1stwebdesigner - Web Design Blog

Designers love analog tools. No wonder. These tools lets us physically interact with interfaces and speed up the design process, like paper prototyping. What takes hours in the digital world can be sketched out in a matter of minutes.

That’s why analog methods of prototyping are especially valuable right at the beginning of projects – when speed matters the most. Working with paper, or perhaps a whiteboard, can accelerate the speed of our learning loops. Sketch, feedback, sketch, feedback, sketch feedback – you can go through dozens of iterations in one day and you’ll set solid foundations for the rest of the work. Consider it kind of premium insurance. Getting rough feedback quickly can save you a lot of work.

No wonder, according to research by Todd Zaki Warfel, paper prototyping is still the most commonly used prototyping method! Yes, while we tend to disagree if we should code prototypes or just use prototyping software, the use of analogue tools in our design process is unquestionable! Honestly, I don’t know any designer who is not going through early stage paper prototyping sessions.

Of course in paper prototyping we pay the price of low-fidelity and while it might not be a problem for your team to discuss lo-fi deliverables, in my experience, it’s always a problem for stakeholders. To avoid misunderstandings and accusations that you’re playing with paper instead of working, just make paper prototyping an internal method for your team.

Analogue methods are supported by User Experience pioneers such as Bill Buxton, author of Sketching User Experience and Carolyn Snyder author of Paper Prototyping. They highly recommend breaking away from the computer once in a while and collaboratively work on the analog side of the design moon. According to them, paper prototyping:

  • keeps all team members motivated (as they can easily participate in paper prototyping sessions)
  • lets designers iterate quickly and gather feedback very soon in the process
  • gives designers freedom since paper has no boundaries

preview large goodprototypingbook design tools design tips design

And though many believe that the rise of tablets may end paper prototyping in the next couple of years, I’d disagree. The physical nature of paper prototyping, its speed and straight forward form (understandable by anyone), makes it unbeatable by any digital gadget. Tablet devices are just another medium of digital prototyping (perhaps better than computer, who knows…) than replacement of analog methods.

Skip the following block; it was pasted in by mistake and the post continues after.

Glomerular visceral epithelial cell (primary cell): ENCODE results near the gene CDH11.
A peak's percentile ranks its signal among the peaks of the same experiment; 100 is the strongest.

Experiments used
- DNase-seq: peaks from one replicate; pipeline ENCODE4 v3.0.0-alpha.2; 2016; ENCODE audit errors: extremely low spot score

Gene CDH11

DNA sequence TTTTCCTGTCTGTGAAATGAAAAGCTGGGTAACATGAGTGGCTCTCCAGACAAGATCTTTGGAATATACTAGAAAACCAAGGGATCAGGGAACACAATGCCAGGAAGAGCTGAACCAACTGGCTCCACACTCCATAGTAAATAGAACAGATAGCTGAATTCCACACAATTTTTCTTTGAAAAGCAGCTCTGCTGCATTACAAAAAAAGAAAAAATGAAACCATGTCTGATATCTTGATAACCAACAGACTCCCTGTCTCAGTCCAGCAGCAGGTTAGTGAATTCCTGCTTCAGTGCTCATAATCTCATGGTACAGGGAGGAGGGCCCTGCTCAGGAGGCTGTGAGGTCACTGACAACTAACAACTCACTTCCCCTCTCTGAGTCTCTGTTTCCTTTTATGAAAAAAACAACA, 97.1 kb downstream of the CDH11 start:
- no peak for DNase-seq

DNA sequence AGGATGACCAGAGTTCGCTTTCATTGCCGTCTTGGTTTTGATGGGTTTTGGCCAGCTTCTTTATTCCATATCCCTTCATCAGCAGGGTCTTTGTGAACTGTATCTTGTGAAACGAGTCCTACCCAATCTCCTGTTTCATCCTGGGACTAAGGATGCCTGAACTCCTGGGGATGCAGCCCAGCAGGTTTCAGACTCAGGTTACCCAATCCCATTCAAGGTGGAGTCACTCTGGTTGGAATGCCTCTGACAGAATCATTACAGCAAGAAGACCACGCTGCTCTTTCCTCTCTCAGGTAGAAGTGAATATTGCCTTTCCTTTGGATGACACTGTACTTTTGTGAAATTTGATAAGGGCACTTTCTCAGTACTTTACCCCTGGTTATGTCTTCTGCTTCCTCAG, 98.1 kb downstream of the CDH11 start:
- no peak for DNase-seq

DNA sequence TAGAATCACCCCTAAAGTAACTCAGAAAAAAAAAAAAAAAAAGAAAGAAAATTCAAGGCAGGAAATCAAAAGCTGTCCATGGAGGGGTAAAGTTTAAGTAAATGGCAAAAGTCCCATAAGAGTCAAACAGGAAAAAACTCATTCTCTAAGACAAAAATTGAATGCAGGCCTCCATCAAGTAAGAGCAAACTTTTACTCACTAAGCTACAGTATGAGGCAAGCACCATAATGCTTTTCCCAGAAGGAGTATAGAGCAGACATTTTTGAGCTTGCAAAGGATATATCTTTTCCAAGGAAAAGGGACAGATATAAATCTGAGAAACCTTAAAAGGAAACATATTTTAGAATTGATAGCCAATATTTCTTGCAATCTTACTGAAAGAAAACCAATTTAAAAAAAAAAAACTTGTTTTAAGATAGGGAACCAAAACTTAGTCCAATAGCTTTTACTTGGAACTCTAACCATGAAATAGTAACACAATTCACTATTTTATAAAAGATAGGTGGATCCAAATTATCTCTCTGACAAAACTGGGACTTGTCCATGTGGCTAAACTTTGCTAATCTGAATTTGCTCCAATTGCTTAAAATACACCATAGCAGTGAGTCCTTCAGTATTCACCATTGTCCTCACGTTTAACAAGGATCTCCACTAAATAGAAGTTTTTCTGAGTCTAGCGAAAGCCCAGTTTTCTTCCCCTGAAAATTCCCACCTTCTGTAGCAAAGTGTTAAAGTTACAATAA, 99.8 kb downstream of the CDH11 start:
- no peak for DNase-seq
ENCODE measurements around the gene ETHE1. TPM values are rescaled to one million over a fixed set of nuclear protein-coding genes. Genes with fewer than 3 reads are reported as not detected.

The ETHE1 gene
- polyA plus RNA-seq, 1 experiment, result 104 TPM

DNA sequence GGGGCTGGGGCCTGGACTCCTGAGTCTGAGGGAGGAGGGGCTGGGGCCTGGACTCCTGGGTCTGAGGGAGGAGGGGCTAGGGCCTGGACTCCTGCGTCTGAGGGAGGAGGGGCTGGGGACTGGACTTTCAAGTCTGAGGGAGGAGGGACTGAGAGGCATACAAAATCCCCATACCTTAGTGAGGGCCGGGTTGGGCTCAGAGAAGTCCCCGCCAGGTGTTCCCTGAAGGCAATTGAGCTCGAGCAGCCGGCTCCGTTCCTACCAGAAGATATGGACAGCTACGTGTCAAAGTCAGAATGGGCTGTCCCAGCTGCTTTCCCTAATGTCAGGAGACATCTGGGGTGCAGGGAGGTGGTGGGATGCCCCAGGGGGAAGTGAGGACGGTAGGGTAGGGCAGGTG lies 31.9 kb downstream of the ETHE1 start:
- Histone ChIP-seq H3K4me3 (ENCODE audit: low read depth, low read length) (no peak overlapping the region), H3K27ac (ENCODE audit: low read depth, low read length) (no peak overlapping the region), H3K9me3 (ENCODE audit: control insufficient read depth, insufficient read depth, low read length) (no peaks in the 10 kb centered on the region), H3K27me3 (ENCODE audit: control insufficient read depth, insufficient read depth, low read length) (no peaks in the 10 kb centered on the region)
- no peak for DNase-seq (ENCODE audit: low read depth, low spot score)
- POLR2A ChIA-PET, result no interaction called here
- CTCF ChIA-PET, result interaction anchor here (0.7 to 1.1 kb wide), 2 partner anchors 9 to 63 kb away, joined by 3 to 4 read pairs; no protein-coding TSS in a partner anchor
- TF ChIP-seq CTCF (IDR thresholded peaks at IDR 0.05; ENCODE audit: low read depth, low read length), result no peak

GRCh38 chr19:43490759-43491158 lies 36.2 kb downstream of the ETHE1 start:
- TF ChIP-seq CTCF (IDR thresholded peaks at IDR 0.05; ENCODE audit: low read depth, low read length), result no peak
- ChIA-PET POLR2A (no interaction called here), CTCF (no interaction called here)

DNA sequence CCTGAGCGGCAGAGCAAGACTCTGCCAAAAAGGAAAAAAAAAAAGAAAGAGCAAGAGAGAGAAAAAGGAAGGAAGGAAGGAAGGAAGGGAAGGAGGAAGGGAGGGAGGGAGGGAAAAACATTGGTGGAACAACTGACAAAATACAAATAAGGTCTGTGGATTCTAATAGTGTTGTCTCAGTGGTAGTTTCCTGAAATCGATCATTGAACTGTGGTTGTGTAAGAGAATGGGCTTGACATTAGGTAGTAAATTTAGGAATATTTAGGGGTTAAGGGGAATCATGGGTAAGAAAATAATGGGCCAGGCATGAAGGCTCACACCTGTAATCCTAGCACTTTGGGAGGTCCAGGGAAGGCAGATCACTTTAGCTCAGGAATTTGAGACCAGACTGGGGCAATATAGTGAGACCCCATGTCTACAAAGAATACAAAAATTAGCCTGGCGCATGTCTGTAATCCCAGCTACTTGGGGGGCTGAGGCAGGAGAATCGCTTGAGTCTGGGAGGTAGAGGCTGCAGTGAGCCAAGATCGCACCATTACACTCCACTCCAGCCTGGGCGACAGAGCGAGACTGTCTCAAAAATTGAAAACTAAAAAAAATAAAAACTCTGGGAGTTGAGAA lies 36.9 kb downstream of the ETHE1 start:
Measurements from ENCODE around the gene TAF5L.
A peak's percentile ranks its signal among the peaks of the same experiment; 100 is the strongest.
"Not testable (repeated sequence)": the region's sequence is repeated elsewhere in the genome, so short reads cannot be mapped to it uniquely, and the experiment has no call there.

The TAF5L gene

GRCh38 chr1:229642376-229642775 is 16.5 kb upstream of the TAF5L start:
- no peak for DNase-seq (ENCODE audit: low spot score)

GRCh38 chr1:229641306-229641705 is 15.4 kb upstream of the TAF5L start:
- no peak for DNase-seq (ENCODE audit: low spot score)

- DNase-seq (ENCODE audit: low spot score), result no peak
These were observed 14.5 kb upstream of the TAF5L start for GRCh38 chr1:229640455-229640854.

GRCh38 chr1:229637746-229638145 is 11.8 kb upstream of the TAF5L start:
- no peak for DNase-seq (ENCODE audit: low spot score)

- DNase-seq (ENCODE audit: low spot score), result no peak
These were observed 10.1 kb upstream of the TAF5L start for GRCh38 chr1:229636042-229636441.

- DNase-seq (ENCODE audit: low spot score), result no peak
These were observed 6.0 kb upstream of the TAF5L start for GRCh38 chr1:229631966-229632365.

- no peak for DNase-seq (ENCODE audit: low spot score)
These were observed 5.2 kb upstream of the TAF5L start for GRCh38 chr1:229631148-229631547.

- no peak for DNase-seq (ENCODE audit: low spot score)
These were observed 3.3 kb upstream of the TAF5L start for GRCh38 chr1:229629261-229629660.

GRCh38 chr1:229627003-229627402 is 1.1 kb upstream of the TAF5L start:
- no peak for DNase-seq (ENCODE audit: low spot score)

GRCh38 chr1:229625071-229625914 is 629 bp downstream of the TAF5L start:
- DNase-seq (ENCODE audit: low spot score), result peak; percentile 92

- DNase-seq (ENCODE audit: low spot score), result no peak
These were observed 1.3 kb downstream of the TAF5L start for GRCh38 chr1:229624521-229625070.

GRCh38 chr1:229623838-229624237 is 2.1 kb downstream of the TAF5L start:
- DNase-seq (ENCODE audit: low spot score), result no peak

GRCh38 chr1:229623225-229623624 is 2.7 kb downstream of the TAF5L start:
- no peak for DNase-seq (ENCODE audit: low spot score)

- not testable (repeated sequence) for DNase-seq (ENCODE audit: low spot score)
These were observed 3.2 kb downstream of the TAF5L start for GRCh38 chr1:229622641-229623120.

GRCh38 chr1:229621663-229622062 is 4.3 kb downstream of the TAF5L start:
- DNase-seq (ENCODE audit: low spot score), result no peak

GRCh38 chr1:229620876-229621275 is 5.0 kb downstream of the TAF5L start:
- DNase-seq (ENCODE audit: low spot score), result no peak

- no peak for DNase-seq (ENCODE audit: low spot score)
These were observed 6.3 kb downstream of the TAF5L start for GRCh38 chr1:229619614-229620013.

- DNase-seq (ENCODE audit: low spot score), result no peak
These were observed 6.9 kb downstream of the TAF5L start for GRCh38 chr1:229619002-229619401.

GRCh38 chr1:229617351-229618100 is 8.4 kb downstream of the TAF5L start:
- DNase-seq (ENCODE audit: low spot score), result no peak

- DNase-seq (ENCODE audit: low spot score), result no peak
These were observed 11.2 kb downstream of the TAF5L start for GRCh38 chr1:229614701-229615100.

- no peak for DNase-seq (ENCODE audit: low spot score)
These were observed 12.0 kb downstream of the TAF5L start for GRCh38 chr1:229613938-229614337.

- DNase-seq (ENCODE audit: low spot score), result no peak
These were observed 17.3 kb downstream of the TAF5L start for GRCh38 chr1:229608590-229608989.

In recent years we can observe attempts to optimize paper prototyping by the creation of dedicated tools. I tried most of them and I’m addicted to some (UXPin, UI Stencils). They hugely improved my workflow. Dedicated paper prototyping tools gave me speed that exceeds everything that I tried before. I feel more professional with a well crafted notepad in hand than a crumpled piece of paper with messy sketches on it. This confidence helps me discuss my analog work both with teammates and stakeholders. Most of the tools that I present below have been around for couple of years and I guess they’re doing great.

My fingers are crossed for these brave entrepreneurs.

Have fun!

Note: At the end of article I listed some of my favourite printable templates – they are ready to use and FREE!

UXPin – Paper prototyping notepads



Popular paper prototyping notepads with an original idea. User Interface elements are printed on separate sticky notes, which let you quickly create prototypes and iterate by re-sticking parts of the interface. Additionally, notepads are equipped with a sketchbook (with printed browser/iPhone), project kick-off and personas forms, as well as diagramming, gridded, paper. Hard-covered, well-designed and beautifully crafted books are $29.99 with free DHL delivery to USA, Canada and EU, if you buy any 3 of them. Since people from Google, IBM, Microsoft use them – UXPin notepads has sort of become an industry classic.

Finished prototypes can be auto-converted into digital, HTML, wireframes by UXPin App and this is one of the coolest things I have ever seen in the User Experience Design field.

Phone Doo – Magnetic boards  Leer más “Paper Prototyping and 5 Analog Tools for Web and Mobile Designers”